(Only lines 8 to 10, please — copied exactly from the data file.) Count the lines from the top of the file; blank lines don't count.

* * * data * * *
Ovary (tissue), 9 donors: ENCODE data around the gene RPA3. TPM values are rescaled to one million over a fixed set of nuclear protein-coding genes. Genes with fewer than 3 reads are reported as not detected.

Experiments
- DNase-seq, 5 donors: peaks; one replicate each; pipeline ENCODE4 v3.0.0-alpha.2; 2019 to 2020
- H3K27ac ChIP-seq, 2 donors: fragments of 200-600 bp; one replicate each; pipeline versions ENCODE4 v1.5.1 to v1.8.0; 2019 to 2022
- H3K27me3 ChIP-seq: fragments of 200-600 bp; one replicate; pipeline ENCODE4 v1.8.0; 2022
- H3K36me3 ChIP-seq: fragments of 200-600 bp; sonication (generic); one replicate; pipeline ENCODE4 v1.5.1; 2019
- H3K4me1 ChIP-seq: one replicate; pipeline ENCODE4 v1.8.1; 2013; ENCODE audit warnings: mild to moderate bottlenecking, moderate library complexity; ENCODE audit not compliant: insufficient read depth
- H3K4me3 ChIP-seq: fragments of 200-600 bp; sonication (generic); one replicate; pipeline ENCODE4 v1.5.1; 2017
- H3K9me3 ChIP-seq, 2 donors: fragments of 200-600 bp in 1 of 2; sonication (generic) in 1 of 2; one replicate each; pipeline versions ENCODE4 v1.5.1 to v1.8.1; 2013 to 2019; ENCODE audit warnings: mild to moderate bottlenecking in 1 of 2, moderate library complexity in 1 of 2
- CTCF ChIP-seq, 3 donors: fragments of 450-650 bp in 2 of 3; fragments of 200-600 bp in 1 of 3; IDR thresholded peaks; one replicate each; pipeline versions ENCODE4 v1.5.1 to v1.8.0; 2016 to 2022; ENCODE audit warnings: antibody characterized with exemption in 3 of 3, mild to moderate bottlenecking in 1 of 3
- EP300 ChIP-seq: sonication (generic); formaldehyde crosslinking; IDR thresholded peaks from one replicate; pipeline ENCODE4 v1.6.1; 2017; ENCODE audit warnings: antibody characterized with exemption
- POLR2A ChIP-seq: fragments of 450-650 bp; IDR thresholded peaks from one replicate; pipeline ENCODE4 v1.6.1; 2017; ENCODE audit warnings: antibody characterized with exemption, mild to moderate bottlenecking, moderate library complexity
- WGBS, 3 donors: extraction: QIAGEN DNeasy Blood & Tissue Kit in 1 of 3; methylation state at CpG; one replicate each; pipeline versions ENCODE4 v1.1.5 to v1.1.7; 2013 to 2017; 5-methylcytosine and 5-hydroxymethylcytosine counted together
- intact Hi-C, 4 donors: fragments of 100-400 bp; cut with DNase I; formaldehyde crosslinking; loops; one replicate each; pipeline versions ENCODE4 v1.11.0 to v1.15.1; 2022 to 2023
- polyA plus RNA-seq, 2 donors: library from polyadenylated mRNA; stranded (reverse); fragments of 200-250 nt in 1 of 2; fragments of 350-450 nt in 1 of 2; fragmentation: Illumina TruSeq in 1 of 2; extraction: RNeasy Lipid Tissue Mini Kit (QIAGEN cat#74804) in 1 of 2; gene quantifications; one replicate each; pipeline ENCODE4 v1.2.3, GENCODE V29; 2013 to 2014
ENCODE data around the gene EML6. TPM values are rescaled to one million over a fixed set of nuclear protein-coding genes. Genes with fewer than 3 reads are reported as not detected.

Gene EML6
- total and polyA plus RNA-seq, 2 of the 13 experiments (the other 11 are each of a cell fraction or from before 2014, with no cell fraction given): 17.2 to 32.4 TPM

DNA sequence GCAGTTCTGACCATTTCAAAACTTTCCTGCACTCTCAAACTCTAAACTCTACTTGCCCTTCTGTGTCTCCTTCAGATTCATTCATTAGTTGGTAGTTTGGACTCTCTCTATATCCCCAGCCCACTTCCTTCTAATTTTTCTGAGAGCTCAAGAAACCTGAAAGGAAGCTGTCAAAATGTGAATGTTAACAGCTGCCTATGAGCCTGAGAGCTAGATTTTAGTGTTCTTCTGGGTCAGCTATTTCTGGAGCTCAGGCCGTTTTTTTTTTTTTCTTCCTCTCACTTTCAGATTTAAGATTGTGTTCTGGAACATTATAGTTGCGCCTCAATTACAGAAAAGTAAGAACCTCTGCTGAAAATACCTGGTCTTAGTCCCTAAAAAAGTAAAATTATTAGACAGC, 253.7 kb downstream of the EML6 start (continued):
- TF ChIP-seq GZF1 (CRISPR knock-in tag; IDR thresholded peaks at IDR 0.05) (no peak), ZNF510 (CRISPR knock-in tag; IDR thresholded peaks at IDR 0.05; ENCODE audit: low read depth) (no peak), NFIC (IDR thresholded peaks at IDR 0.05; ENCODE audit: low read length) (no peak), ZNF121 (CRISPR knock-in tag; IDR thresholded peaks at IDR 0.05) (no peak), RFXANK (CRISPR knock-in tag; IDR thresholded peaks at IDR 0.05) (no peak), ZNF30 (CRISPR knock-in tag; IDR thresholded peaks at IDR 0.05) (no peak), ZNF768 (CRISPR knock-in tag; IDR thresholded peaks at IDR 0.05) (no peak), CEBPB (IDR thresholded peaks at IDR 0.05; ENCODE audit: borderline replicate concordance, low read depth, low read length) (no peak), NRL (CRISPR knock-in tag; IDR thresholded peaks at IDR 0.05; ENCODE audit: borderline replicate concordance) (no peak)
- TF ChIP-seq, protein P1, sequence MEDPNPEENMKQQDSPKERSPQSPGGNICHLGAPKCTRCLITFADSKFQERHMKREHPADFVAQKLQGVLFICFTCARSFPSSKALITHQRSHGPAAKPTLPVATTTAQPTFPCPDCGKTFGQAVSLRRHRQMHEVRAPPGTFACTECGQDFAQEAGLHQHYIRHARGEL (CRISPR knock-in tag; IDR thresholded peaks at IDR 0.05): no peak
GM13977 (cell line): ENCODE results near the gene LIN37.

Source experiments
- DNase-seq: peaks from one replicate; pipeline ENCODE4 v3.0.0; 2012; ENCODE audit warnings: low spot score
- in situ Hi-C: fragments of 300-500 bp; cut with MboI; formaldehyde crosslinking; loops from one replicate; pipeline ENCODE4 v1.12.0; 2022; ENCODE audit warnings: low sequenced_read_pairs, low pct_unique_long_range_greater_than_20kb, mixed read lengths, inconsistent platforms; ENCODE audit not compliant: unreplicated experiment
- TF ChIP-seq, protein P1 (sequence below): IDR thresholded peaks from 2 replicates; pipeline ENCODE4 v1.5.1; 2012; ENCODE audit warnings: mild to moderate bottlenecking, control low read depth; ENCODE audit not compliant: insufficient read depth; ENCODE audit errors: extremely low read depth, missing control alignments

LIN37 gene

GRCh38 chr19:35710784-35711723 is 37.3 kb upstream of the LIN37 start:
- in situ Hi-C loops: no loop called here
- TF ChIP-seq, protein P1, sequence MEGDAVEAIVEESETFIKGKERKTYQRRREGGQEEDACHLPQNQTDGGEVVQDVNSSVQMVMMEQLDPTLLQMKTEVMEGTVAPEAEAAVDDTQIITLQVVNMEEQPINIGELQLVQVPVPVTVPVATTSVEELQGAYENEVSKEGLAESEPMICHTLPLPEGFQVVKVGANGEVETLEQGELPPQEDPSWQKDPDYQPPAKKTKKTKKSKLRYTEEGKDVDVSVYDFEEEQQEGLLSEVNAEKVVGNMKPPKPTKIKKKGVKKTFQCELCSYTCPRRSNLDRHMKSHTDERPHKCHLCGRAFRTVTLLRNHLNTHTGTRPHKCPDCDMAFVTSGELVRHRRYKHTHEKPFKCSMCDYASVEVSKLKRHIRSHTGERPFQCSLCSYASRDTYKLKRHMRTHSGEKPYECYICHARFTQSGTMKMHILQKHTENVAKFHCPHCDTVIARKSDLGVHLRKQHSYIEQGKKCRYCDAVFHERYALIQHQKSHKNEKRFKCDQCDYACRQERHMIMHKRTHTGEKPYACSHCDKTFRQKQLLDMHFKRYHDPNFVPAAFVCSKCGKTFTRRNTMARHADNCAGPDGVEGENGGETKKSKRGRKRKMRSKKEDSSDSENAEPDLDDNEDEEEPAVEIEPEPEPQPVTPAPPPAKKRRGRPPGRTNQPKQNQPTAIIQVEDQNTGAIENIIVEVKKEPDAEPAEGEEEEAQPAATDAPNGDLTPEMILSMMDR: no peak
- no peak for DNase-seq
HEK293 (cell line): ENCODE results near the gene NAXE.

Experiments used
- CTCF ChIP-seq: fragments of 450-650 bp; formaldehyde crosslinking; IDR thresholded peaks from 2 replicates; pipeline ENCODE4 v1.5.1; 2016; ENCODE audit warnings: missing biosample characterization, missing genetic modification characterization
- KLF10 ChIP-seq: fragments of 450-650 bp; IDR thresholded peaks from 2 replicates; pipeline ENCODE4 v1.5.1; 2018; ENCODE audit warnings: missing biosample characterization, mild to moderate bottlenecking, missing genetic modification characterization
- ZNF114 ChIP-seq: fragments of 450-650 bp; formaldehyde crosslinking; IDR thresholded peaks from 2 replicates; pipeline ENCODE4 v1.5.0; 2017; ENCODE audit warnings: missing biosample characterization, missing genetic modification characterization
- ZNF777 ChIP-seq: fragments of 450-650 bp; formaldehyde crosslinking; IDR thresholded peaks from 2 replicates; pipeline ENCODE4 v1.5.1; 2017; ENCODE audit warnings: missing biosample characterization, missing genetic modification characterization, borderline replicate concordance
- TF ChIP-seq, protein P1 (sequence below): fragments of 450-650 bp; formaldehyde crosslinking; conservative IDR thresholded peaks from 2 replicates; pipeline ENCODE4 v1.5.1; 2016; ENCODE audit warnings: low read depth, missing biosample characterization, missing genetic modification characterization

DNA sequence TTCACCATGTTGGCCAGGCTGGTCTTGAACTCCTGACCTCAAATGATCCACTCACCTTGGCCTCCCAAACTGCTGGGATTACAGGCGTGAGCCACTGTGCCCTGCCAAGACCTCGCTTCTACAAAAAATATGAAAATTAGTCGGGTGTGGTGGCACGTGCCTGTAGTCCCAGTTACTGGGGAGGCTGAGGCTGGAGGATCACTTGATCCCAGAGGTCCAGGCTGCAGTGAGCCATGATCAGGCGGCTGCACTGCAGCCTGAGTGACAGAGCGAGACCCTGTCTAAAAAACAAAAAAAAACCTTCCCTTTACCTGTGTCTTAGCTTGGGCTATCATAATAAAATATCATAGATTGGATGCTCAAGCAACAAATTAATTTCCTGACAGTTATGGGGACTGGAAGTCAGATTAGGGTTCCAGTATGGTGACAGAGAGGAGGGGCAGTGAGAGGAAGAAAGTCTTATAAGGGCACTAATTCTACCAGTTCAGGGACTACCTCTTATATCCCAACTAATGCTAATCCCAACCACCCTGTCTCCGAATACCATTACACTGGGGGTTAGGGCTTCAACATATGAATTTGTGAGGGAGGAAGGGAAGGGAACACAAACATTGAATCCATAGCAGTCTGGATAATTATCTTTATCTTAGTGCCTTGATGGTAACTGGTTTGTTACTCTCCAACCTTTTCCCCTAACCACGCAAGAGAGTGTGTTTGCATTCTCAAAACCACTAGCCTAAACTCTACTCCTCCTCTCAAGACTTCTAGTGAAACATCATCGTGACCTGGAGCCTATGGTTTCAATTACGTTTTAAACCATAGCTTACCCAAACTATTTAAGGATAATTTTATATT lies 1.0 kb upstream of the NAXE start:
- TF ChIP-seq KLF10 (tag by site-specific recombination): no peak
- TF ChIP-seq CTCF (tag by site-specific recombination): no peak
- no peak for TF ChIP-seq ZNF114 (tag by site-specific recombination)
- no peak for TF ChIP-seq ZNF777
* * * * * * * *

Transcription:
- H3K4me3 ChIP-seq: fragments of 200-600 bp; sonication (generic); one replicate; pipeline ENCODE4 v1.5.1; 2017
- H3K9me3 ChIP-seq, 2 donors: fragments of 200-600 bp in 1 of 2; sonication (generic) in 1 of 2; one replicate each; pipeline versions ENCODE4 v1.5.1 to v1.8.1; 2013 to 2019; ENCODE audit warnings: mild to moderate bottlenecking in 1 of 2, moderate library complexity in 1 of 2
- CTCF ChIP-seq, 3 donors: fragments of 450-650 bp in 2 of 3; fragments of 200-600 bp in 1 of 3; IDR thresholded peaks; one replicate each; pipeline versions ENCODE4 v1.5.1 to v1.8.0; 2016 to 2022; ENCODE audit warnings: antibody characterized with exemption in 3 of 3, mild to moderate bottlenecking in 1 of 3